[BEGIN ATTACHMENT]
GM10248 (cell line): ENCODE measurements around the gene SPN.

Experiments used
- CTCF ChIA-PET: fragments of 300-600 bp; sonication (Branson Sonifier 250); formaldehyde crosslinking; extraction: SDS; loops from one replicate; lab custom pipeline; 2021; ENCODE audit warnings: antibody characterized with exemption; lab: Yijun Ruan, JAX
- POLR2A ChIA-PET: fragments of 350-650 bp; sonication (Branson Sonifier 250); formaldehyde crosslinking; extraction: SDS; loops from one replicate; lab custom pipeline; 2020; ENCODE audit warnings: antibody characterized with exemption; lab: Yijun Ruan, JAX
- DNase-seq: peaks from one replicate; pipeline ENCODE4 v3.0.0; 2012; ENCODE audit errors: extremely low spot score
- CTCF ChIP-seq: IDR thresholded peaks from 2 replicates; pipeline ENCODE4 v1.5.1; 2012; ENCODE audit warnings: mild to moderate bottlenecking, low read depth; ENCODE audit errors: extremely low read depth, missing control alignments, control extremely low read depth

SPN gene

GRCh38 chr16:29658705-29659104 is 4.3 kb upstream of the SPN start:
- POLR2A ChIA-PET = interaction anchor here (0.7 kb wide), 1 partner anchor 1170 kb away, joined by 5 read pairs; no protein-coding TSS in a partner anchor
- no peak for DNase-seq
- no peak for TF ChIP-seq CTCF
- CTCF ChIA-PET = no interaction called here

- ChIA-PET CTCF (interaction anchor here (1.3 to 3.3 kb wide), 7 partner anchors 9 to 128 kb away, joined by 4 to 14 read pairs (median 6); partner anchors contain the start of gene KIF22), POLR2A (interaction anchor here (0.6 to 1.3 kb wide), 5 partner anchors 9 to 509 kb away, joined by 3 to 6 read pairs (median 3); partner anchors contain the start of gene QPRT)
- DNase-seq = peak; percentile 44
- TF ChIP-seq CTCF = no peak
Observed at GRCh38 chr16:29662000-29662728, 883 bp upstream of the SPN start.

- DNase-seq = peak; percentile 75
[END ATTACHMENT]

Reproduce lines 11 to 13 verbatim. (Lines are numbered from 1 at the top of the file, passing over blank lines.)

- no peak for TF ChIP-seq CTCF
- CTCF ChIA-PET = no interaction called here

- ChIA-PET CTCF (interaction anchor here (1.3 to 3.3 kb wide), 7 partner anchors 9 to 128 kb away, joined by 4 to 14 read pairs (median 6); partner anchors contain the start of gene KIF22), POLR2A (interaction anchor here (0.6 to 1.3 kb wide), 5 partner anchors 9 to 509 kb away, joined by 3 to 6 read pairs (median 3); partner anchors contain the start of gene QPRT)